Then he still kept in touch with several members of the hit squad and is aware of other acts of terror in the following years.
Here is his register of death:
The murder of the anti-apartheid activist and Durban lawyer Griffiths Mxenge: ‘In November 1981 I was called from Vlakplaas to Durban by Brigadier Van der Hoven, the then head of Security in Natal, where I was instructed to kill Mxenge.
‘The police knew that money for the ANC was channelled through him, but could not prove it. I was told to ensure that the murder looked like a robbery, because Van der Hoven said the police were not in the mood for another Biko case.
‘The security police in Durban pointed out his home to us and informed us about his movements. Captain Koos Vermeulen, Warrant Officer (now Lieutenant) Paul van Dyk and I laced four pieces of meat with strychnine to poison his dogs with and gave it to my Askaris, Almond Nofomela, David Tshikalange, Brain Ngulungwa and one Joe.
‘I instructed them clearly that he should be killed with knives and not be shot. I was then informed of all their movements: how they followed him, the poisoning of his three dogs and the trap they had set for him on the side of the road. They told me how they had stopped, kidnapped and taken him to the Umlazi Stadium where they stabbed him to death with knives. They also cut his throat and cut his ears off.
‘After the incident, I met them late at night at a pre-arranged meeting place where they had Mxenge’s jacket, watch, wallet and car keys. They assured me that it looks like a robbery.
‘I’ve since reported back to Van der Hoven, who instructed that the team must return to Pretoria.
‘There I was called to Brigadier Marius Schoon, who very anxiously wanted to know if we had left any traces. He ordered that Mxenge’s car should be burned immediately. It was done close to the Swaziland border.
‘I later heard that General Johan Coetzee, then Head of the Security Police, after my report back, had been called out of a meeting to hear the news of the successful operation.
‘The Askaris each received a R1 000 for their good work.’
The murder of two ANC members near Komatipoort:
‘After the army’s raid into Maputo in 1980, two suspected ANC members, Vusi and Ghost, were kidnapped and brought into South Africa. Ghost was taken to Vlakplaas where he later willingly started to work with the police. Vusi was held in the police cells in Brits, where he had the attitude of “Charge me or shoot me”.
‘Schoon gave the instruction that Vusi and another captive ANC member that was held at Vlakplaas, Peter, had to be gotten rid of. I collected Vusi (his MK name) from the police cells and took him to an abandoned farm near the Kopfontein border post where Captain Koos Vermeulen and Peter were already waiting for us.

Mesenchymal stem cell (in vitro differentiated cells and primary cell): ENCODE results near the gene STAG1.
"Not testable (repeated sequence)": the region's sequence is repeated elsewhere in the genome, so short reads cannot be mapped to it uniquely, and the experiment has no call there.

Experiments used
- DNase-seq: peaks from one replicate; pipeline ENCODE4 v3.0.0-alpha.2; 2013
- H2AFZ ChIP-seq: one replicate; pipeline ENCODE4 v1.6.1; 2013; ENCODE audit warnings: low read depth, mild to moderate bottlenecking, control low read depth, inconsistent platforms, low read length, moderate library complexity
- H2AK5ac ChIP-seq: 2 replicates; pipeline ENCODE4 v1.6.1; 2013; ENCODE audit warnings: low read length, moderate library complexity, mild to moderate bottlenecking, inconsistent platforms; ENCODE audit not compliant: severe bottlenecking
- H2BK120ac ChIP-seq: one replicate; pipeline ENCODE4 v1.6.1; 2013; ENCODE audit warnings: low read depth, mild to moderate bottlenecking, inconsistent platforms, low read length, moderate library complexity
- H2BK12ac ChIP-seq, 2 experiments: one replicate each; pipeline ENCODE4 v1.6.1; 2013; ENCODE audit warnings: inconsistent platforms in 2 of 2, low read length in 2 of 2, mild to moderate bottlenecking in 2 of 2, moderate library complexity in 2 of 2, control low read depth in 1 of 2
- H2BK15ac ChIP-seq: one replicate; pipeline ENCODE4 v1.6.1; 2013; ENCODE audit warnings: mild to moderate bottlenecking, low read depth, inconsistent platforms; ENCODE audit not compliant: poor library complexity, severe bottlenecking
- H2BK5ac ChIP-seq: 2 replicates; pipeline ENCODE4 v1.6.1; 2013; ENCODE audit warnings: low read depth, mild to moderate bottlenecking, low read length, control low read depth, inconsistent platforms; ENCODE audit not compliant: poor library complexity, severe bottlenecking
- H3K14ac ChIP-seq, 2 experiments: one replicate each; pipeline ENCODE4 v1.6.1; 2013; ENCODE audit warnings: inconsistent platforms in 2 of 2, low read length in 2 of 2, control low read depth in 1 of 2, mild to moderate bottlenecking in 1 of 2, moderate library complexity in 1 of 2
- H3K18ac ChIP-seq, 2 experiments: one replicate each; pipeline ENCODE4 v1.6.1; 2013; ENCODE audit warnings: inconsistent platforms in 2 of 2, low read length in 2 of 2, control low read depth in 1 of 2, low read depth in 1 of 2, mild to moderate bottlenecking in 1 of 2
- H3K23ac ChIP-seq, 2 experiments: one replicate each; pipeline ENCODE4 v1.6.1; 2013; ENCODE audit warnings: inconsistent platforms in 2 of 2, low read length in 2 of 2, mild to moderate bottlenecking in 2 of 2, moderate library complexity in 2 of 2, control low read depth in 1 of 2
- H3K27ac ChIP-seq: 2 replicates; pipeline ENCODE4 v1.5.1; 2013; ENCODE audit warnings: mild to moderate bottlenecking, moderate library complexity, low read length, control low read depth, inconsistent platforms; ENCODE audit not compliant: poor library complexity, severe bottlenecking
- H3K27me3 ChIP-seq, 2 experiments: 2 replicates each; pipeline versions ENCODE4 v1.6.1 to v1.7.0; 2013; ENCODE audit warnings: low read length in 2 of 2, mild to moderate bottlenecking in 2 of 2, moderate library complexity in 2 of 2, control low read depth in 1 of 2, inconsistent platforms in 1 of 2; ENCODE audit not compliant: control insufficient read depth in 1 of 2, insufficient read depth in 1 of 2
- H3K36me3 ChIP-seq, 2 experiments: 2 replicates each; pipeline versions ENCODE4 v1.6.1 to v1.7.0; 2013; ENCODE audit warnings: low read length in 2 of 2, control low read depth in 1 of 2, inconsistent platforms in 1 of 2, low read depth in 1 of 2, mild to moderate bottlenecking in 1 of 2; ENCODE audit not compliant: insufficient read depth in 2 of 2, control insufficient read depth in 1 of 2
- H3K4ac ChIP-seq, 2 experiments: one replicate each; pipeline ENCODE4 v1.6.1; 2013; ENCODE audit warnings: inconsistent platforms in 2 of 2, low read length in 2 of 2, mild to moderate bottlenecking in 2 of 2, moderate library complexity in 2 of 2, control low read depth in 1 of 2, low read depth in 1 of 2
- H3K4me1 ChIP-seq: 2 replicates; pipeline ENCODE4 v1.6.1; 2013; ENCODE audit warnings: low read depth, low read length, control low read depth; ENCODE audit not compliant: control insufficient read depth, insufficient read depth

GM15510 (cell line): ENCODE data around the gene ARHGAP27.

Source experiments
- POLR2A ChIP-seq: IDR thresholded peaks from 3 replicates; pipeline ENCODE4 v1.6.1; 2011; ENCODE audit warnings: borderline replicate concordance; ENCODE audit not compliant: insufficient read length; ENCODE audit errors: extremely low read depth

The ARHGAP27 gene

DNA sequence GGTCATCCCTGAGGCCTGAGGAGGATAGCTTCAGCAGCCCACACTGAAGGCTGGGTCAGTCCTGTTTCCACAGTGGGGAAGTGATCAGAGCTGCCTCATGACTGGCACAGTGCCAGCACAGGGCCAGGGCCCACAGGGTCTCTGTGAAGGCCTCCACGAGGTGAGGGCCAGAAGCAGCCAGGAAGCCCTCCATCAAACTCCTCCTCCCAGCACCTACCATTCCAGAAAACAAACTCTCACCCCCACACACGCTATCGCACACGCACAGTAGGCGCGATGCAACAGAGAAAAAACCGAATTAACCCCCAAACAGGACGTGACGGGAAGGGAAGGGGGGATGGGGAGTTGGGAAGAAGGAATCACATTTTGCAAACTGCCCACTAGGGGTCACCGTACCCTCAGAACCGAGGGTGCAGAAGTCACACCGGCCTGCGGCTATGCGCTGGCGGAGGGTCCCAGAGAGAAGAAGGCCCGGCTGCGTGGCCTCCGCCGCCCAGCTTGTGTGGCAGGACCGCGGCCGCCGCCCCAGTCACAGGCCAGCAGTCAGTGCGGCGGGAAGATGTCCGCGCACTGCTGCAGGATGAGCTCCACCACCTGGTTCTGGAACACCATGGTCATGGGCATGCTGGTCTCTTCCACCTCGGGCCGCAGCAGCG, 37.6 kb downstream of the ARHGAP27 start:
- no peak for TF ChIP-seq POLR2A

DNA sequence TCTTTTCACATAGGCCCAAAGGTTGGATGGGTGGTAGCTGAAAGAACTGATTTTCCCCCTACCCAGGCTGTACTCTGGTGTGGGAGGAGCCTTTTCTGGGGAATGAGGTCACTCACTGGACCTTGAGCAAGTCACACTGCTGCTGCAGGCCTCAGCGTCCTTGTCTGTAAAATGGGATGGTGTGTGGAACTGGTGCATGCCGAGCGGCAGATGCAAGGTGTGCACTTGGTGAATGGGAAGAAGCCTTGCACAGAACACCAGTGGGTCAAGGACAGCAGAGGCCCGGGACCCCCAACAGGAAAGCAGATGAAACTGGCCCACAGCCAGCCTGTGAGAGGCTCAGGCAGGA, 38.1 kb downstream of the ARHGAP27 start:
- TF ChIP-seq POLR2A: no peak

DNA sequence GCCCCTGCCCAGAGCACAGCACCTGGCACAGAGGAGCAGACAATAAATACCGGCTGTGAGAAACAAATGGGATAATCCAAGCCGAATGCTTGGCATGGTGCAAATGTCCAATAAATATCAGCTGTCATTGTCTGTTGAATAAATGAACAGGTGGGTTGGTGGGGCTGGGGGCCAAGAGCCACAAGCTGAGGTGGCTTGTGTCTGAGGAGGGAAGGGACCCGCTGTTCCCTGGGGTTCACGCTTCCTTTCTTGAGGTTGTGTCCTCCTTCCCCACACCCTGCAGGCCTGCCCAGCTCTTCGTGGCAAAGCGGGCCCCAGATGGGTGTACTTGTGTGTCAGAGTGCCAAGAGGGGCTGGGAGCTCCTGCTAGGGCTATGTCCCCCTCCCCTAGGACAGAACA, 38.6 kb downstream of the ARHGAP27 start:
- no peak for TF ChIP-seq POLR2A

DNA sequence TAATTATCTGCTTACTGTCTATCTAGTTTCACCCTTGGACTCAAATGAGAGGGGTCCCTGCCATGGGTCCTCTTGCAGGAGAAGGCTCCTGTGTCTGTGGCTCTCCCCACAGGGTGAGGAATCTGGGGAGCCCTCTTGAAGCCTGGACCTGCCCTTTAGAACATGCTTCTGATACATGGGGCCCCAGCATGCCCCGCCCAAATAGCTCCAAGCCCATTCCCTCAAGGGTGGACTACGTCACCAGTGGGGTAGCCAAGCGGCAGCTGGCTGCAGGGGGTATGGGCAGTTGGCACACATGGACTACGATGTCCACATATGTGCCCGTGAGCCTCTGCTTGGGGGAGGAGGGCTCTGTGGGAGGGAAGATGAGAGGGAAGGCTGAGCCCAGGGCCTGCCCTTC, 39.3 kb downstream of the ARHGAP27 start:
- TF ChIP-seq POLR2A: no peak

‘I first let Vusi sign three different, predated invoices with three different pens so it would seem as if he was still alive and in our service three months later.
‘Vermeulen and I poured poison, that had been prepared by the forensics laboratory, into their cold drink and beer. Everyone talked about Lothar’s poison (General Lothar Neethling is head of the forensics laboratory). We were assured that 60 grams would be enough to let them die of a “heart attack”. The poison would not work. We increased the dosage to 360 grams each, but nothing happened.
‘We later took the two to Komatipoort where Paul van Dyk waited for us. From there we went to a farm nearby where Major Archie Flemington of Security at Komatipoort met us.
‘We gave Vusi and Peter sleep medication that had also been prepared by the forensics laboratory. We had been asked beforehand to keep notes of the effects of the sleep medication. When the two “terros/terries” (terrorists) were sufficiently confused, Vermeulen shot them through the head with a Makarov pistol with a silencer.
‘The two bodies were then burned along with wood and tyres that we found on a rubbish dump. It took seven hours before the bodies were burned out. The ash and the remains were dumped into the Komati River.
‘During the burning of the two “terries” security men of Komatipoort told me how they had distributed strong alcohol, laced with poison, among ANC members in Maputo. The poison is injected through the lids of the bottles with a micro needle.’
The burning of a ‘second Biko’ [...]
The murder of activist Patrick Makau and a young child [...]
The bomb attack on Chris Hani, military leader of Umkhonto We’Sizwe [...]
The murder of (exiled journalist, researcher and activist) Ruth First [...]
Hit on Marius Schoon [...]
A diamond trader is killed by the hit squad [...]
An ANC member is blown up in Swaziland [...]
A kidnapping from Swaziland [...]
The blow-up of ANC offices in London [...]
Coetzee speaks of several other days of terror that he personally was involved in or that he knew of. He speaks of other incidents, especially in Swaziland where ANC members were murdered and kidnapped.
• African Muckraking: 75 Years of Investigative Journalism From Africa
Editor: Anya Schiffrin with George Lugalambi
Available at all good bookstores